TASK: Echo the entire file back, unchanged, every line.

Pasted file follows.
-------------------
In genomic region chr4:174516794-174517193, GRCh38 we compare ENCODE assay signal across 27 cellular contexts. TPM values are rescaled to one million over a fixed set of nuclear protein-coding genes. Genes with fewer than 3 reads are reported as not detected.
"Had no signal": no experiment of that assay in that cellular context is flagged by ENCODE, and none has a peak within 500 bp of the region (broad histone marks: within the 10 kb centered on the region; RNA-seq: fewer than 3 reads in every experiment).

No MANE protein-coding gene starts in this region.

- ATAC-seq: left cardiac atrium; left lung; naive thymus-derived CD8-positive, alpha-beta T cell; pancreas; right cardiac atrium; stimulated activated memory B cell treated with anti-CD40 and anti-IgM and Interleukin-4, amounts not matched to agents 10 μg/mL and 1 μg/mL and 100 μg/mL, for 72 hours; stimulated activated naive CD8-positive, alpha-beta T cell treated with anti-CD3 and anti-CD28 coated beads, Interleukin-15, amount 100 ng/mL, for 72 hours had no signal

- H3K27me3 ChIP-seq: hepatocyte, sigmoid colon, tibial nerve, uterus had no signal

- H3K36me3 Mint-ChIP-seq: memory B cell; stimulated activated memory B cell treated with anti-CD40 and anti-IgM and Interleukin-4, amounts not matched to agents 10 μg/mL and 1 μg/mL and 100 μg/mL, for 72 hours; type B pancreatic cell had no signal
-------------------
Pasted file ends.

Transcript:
In genomic region chr4:174516794-174517193, GRCh38 we compare ENCODE assay signal across 27 cellular contexts. TPM values are rescaled to one million over a fixed set of nuclear protein-coding genes. Genes with fewer than 3 reads are reported as not detected.
"Had no signal": no experiment of that assay in that cellular context is flagged by ENCODE, and none has a peak within 500 bp of the region (broad histone marks: within the 10 kb centered on the region; RNA-seq: fewer than 3 reads in every experiment).

No MANE protein-coding gene starts in this region.

- ATAC-seq: left cardiac atrium; left lung; naive thymus-derived CD8-positive, alpha-beta T cell; pancreas; right cardiac atrium; stimulated activated memory B cell treated with anti-CD40 and anti-IgM and Interleukin-4, amounts not matched to agents 10 μg/mL and 1 μg/mL and 100 μg/mL, for 72 hours; stimulated activated naive CD8-positive, alpha-beta T cell treated with anti-CD3 and anti-CD28 coated beads, Interleukin-15, amount 100 ng/mL, for 72 hours had no signal

- H3K27me3 ChIP-seq: hepatocyte, sigmoid colon, tibial nerve, uterus had no signal

- H3K36me3 Mint-ChIP-seq: memory B cell; stimulated activated memory B cell treated with anti-CD40 and anti-IgM and Interleukin-4, amounts not matched to agents 10 μg/mL and 1 μg/mL and 100 μg/mL, for 72 hours; type B pancreatic cell had no signal